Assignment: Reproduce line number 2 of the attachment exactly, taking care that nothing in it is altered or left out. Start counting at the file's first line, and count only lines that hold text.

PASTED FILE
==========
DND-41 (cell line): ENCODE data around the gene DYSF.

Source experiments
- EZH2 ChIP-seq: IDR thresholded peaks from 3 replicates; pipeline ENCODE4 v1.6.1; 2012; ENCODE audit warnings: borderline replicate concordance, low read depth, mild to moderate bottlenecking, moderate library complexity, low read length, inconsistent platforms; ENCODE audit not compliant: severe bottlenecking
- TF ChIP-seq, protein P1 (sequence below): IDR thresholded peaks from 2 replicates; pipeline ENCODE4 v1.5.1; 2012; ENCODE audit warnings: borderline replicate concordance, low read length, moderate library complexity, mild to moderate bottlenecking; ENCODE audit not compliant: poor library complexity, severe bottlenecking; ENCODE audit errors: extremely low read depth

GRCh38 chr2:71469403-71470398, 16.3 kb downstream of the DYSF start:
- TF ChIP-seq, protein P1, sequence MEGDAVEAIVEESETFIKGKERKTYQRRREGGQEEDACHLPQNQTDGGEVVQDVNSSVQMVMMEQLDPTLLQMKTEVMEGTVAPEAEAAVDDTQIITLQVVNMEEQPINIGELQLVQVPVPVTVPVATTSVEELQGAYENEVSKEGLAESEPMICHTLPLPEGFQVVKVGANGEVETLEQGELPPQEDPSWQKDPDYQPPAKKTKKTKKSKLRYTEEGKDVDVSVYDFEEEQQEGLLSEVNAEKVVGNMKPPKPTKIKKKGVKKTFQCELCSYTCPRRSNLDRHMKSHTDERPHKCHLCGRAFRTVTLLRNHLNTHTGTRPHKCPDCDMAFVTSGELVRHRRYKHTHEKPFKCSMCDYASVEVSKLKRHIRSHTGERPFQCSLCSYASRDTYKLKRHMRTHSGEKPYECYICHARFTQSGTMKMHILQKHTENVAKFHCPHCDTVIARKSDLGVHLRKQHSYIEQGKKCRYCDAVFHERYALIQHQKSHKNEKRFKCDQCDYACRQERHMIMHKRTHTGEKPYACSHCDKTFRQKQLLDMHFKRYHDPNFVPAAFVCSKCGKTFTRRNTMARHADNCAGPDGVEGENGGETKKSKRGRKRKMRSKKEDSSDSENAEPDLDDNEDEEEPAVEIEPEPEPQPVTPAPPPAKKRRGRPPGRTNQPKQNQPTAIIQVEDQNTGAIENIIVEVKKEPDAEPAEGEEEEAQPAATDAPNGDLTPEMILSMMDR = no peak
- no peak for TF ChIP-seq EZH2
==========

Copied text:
Source experiments